A mum’s triumphs after life’s setbacks
While in Form One in 1990, Sally Rotich came home one closing day and found her mother missing, only to be told that she had separated from her father. “My parents separated due to domestic violence.
My father could descend on my mother and beat her mercilessly. My mother finally decided to leave for good and we were left alone,” she says.
With her father’s eyes set on a new wife, she was forced to drop out of school and become the mother to her siblings.
“We are eight children in our family- four boys and four girls. Being the third born and the eldest girl, I took over the responsibility of taking care of my younger siblings since our dad remarried immediately and moved out to a different place. I had to drop out of school,” she recalls.
Sally’s parents’ separation took a toll on her and out of frustration and confusion, she ended up getting married in 1992 at the age of 17. “My marriage life was and is still interesting.
I pledged to give my children the best despite living in a humble family. What encouraged me most was the love and care I received from my husband who made sure we never slept hungry nor feel cold nor lack anything.
The one major challenge we faced as a family is when my husband was involved in a road accident on February 2017, which left him with four broken right ribs and a collar bone.
He was admitted in hospital for 15 days and we had a huge bill to clear. With children in school, house rent, purchasing food and other essentials, it was challenging, but somehow I managed to get through it,” she says.
According to Sally, even in marriage, she still desired to go back to school. “I used to assist my children with their assignments and could still answer questions well.
I approached my husband and told him that I would like to enroll in a school and he responded positively, but only if I assured him that I was not going to drop out along the way,” she says.
In 2018 at the age of 43, Sally joined a day school where she started off in Form Two.
However, the school environment was different altogether. She opines: “My fellow students were the same age as my children and were afraid to come close to me or even talk to me.
I tried my best to associate with them and have hearty conversations with them where we could laugh and have fun. With time, they learnt to embrace me and I enjoyed my studies.
I was prepared for the Kenya Certificate of Secondary Education (KCSE) exams by my teachers, though it was challenging to balance books and other parental responsibilities and wifely duties.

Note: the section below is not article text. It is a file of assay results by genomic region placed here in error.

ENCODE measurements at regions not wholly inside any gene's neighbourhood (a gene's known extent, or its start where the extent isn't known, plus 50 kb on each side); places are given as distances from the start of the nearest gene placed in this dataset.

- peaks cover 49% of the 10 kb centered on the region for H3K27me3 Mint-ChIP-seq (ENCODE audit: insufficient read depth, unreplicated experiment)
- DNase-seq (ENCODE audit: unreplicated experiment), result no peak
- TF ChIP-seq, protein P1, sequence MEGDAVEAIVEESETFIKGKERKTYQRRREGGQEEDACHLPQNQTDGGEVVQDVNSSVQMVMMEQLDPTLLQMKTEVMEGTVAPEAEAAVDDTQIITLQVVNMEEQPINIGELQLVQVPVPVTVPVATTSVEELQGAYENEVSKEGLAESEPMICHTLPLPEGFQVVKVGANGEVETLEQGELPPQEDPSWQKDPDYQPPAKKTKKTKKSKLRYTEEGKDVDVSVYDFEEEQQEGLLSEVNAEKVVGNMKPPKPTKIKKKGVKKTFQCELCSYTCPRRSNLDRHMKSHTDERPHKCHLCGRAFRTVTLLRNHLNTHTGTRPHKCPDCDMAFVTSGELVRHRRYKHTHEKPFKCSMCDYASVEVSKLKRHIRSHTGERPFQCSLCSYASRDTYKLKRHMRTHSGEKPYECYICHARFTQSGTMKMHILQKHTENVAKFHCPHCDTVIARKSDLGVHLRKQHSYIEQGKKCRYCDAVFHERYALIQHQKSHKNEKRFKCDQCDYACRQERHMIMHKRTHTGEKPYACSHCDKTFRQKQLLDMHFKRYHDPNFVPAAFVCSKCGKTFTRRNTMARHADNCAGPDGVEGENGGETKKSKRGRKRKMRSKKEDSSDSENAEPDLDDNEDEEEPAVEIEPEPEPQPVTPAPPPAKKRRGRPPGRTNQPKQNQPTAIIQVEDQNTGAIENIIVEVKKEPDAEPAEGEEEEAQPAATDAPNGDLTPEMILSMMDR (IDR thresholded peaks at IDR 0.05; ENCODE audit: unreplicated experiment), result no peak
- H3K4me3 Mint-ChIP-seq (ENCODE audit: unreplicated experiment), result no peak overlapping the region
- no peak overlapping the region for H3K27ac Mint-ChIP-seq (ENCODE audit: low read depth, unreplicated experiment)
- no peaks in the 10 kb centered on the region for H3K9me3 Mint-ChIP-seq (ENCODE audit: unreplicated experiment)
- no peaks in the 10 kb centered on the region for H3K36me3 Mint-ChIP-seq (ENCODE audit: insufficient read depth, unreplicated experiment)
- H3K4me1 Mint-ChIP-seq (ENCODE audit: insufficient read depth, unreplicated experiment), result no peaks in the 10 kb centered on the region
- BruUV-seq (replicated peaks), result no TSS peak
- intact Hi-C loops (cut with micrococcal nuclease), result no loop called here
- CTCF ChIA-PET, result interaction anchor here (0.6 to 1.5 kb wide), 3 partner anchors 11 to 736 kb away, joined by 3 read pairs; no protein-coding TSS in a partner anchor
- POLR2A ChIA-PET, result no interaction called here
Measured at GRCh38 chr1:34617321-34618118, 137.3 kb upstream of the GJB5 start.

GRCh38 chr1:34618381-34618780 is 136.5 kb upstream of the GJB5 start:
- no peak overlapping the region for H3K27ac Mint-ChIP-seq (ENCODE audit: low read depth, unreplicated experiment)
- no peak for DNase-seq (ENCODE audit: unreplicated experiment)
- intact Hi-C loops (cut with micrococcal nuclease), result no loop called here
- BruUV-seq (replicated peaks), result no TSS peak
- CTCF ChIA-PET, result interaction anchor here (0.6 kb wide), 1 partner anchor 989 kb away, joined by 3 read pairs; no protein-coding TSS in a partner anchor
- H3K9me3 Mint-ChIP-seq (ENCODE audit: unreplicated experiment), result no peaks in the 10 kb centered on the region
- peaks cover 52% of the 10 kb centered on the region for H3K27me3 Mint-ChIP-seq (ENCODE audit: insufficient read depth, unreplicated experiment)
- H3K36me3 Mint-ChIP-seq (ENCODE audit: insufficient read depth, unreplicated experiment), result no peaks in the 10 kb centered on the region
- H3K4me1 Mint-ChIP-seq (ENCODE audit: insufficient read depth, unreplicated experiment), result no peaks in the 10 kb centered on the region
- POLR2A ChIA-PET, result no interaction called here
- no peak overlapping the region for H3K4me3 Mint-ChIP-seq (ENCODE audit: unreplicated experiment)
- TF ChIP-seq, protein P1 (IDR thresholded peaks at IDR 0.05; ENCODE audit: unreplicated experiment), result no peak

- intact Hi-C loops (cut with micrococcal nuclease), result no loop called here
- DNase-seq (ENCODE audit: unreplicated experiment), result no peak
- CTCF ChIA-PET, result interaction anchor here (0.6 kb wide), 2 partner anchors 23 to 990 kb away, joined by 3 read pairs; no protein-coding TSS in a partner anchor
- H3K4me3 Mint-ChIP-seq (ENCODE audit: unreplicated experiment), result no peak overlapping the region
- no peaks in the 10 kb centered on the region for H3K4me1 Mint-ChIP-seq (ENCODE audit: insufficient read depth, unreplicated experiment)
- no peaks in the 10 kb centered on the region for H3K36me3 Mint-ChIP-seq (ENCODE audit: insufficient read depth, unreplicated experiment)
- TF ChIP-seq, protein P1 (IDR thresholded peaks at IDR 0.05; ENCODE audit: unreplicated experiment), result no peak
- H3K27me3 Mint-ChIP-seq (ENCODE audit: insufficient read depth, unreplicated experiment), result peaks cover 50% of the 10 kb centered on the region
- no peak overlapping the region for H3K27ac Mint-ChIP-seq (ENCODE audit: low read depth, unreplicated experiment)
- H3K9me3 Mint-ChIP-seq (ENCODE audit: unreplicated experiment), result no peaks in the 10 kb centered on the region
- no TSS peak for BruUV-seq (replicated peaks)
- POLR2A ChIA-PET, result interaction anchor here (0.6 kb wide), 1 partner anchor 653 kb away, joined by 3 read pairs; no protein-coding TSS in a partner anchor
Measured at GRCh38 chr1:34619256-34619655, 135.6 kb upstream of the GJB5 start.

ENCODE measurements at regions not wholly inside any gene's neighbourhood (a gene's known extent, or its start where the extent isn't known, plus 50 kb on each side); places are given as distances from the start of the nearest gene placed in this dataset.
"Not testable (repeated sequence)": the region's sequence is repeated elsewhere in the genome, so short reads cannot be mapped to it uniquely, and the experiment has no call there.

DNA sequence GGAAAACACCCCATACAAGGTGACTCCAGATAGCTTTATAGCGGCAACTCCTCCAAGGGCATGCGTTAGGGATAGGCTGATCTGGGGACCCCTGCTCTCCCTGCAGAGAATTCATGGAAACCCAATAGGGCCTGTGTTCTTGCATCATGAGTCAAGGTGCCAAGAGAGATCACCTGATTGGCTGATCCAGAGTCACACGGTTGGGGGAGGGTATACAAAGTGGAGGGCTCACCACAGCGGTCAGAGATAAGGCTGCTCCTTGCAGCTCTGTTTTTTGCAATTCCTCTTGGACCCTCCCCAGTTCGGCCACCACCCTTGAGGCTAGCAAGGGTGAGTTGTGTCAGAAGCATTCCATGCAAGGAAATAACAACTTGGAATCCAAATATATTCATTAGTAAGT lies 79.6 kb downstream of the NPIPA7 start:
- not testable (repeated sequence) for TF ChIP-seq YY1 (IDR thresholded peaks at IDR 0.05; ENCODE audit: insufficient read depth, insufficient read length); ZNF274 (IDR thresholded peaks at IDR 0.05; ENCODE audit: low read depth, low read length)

But with the support of my husband and children, I worked hard and managed to score a mean grade of C- minus in the results that were released this year.”
A fulfilling job
Sally hopes to study up to the university level if she can manage to secure a scholarship or get financial support.
“I would like my children to witness my graduation with a degree if not with a Master’s,” she says.
When it comes to motherhood, Sally says there has not been any other fulfilling job than that. Motherhood has taught her patience.
“Children are not equal. You have to handle each one of them differently as they react differently.
Learn their different temperaments and personalities and help them grow into responsible adults.
I relate with my children so well that they are always free to correct, compliment or even crack jokes with me. In a family, love wins.
When your children love you, they respect, but not fear you as a parent and will not be afraid to open up whenever they face an issue,” Sally explains.
She is grateful for the milestones her children have achieved. Her first born is 27 years old and holds a Diploma in Nutrition and Dietetics, her second born is a set of twins (boy and girl) aged 25 years old.
The girl has a Certificate in Food and Beverages while the boy hopes to pursue a Diploma in Accounts, her third born is 21 years old pursuing a degree at Maseno University, her fourth born is a 16-year-old-boy in Form Two at Mang’u High School while her last born is a 12-year-old boy in Class Six at Hillschool Eldoret.
“I love spending time chatting, watching TV, visiting or doing house chores with my children.
My greatest form of support has been my husband who gave me the golden opportunity to go back to school, my children who have always encouraged me not to give up no matter the circumstances, my brothers and sisters who would sometimes send me bus fare to go to school,” she adds.
Her word of advise to other parents is to avoid violence at all costs. “It affects the children so much even if they don’t talk about it.
Create a loving environment in your home for the sake of your children’s well-being and development,” she says.